Chinese Premier Li Keqiang was quoted by Xinhua on Wednesday as saying that relations between China and the Association of Southeast Asian Nations (ASEAN) have matured over the last 25 years, since the organization’s founding.
This comes as Li arrives in Vientiane for his first official visit to Laos, where he will attend the East Asia Summit. During the visit, Li will also attend the 19th China-ASEAN leaders’ meeting. Incidentally, China is the ASEAN’s most active people-to-people cooperation partner, as well as ASEAN’s largest trading partner. ASEAN is also China’s third largest trading partner.
This comes after a visit by U.S. President Obama as well, where he apologized for the covert bombing campaign in Laos during the Vietnam War. Obama said that the U.S. dropped more ammunition in Laos via bombing than on Japan and Germany combined during the Second World War. He said that given U.S. history, it is America’s duty to let Laos heal the scourge of war.
Obviously that’s hyperbole. One might wonder why now. Part of the reason is that Laos is the chair of ASEAN, and therefore it was required diplomacy. More cynical analysts would point out that it is part of a general pivot to Asia.
Laos is still haunted by the war. The Philippines is now a loose cannon and a meeting was cancelled between Filipino President Duterte and Obama over the use of undiplomatic language by the former. And finally, according to bandwagoning behavior in international relations, smaller states usually gravitate towards their giant neighbors; that giant neighbor is also a huge economic power, and the giant neighbor is more pragmatic in foreign policy and doesn’t raise much concern about values and the internal dynamics of the smaller states. All that leads to ASEAN pivoting towards China.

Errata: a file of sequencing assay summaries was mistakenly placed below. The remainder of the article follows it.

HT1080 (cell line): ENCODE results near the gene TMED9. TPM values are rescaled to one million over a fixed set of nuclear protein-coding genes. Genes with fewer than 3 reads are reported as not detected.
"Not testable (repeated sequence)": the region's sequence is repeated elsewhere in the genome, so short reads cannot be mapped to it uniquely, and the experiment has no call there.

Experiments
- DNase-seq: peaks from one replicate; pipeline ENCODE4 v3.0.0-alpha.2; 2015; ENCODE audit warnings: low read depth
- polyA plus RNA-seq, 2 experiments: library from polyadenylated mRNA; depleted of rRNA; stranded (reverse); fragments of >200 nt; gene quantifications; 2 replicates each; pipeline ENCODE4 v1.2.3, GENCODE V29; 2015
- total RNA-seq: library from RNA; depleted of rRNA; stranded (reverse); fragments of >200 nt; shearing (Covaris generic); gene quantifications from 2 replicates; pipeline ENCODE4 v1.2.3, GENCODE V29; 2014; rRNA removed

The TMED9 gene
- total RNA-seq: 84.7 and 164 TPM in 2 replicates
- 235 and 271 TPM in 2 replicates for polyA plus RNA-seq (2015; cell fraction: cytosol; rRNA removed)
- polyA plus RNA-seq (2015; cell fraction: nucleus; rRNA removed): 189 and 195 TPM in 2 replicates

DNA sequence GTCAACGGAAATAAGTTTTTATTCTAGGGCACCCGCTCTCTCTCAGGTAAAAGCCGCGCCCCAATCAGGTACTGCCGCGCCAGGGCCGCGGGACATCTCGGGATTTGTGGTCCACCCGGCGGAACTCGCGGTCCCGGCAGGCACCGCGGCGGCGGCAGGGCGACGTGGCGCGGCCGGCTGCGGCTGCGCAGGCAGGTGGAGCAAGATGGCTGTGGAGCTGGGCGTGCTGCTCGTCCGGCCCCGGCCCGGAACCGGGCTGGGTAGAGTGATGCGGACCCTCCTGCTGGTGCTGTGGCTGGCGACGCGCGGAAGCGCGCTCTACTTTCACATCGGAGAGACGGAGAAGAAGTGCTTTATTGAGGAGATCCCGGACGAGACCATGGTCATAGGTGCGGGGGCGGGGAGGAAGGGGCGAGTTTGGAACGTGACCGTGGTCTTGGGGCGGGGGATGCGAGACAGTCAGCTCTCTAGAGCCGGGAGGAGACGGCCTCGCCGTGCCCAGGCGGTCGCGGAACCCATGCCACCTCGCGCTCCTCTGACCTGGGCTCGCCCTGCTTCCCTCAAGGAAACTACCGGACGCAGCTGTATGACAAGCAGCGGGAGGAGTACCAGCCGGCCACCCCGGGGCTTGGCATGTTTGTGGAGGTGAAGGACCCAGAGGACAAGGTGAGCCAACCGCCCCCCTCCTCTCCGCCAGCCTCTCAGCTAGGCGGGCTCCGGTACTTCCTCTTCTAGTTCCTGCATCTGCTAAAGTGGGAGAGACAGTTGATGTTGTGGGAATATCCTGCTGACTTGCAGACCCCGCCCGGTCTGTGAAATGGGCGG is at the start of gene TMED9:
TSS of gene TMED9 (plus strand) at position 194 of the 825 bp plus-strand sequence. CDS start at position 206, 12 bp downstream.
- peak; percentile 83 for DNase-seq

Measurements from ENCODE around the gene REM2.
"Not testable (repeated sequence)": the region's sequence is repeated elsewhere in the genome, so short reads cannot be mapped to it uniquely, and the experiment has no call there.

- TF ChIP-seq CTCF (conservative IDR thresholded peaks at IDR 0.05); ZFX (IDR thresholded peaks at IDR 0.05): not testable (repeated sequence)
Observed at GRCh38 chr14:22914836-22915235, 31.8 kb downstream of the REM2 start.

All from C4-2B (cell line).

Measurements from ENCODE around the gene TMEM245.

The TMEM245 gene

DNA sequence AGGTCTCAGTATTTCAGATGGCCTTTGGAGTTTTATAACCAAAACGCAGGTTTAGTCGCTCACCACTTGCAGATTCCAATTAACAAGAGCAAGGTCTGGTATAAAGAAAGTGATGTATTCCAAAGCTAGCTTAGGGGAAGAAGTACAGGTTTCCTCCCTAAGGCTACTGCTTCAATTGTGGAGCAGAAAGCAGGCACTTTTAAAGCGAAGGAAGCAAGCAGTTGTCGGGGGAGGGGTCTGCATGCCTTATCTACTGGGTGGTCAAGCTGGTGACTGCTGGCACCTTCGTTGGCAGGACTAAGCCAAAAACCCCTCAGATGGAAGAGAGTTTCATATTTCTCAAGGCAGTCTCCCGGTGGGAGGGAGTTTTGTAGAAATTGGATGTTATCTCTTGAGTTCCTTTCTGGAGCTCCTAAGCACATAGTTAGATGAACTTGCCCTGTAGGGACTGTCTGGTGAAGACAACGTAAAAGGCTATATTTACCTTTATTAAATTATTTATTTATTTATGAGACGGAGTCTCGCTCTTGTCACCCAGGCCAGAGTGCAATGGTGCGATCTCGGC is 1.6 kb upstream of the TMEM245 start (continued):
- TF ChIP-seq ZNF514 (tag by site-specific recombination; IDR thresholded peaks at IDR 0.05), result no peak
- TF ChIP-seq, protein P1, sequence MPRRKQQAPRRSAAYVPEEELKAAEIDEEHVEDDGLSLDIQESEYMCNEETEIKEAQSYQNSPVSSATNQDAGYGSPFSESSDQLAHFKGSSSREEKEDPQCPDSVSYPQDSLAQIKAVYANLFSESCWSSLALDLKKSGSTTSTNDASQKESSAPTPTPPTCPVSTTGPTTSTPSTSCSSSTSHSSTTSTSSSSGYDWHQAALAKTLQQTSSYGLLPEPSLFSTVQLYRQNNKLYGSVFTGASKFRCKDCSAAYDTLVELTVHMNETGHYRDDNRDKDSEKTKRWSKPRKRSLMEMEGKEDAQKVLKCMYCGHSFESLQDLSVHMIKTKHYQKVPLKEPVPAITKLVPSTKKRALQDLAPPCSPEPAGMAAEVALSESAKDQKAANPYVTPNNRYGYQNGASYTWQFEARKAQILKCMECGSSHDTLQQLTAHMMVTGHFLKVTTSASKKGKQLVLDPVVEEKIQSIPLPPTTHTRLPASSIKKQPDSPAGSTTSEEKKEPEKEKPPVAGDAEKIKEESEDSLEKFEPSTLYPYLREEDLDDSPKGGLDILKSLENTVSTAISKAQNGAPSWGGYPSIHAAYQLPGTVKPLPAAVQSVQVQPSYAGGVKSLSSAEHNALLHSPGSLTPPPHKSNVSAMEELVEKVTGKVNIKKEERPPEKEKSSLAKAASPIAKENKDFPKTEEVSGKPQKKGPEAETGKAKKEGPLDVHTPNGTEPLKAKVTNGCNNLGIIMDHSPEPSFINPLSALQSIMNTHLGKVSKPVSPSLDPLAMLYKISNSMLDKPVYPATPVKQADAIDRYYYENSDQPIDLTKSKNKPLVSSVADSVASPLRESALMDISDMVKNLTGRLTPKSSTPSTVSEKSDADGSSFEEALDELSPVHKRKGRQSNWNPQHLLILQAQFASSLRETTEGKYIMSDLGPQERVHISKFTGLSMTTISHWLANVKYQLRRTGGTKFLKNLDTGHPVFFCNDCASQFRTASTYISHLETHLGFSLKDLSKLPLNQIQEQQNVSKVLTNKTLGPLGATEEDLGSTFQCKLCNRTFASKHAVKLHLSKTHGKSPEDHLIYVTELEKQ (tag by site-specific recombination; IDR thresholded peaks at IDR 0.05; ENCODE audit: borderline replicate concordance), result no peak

China on the other hand has shown a fresh willingness to talk to the Philippines, Laos and Vietnam, knowing that the Obama presidency is in its final stages. The Southeast Asian countries know that economics are more important to them than geopolitics, and they are willing to accept trade acceleration and direct Chinese investment. It is admittedly a boon to Asian economic development, and it cuts down conflict risks as well.
China’s Belt and Road initiative is already connecting Asia to Europe. China manages the Sino-ASEAN Investment Cooperation Fund, which funds infrastructure projects and energy projects in Southeast Asia. Laos and Cambodia already have friendly relations with China, the Philippines have finally realized that they need to negotiate with China, and Thailand is steadily shifting towards Beijing economically as well.
In this time, China and ASEAN are steadily approaching détente with regards to the South China Sea issue. As I mentioned in my previous column, there are chances of conflict only when communication breaks down between states. Apparently, the ASEAN and the Chinese government understand that as well.
Both sides are planning to set up a communication hotline for unplanned maritime encounters, as well as for foreign ministries to respond during emergencies. Since 2010, ASEAN and China have been negotiating a legally binding code of maritime conduct in the South China Sea, but progress has been slow.
However, more focus should be on regional cooperation, and an effort should be made so as to ensure that the South China Sea issue doesn’t eclipse everything else on the table.
Sumantra Maitra is a columnist with China.org.cn.